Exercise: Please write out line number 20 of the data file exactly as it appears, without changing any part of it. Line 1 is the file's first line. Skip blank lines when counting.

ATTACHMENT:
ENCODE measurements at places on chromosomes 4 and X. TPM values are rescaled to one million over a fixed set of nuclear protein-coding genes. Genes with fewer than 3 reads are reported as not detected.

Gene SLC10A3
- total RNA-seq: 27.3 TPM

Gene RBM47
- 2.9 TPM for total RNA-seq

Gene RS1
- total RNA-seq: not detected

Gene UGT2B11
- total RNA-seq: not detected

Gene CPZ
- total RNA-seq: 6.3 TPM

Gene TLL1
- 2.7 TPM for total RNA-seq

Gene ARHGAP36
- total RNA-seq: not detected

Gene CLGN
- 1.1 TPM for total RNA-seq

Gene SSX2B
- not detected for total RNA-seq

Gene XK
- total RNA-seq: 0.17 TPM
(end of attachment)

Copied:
Gene XK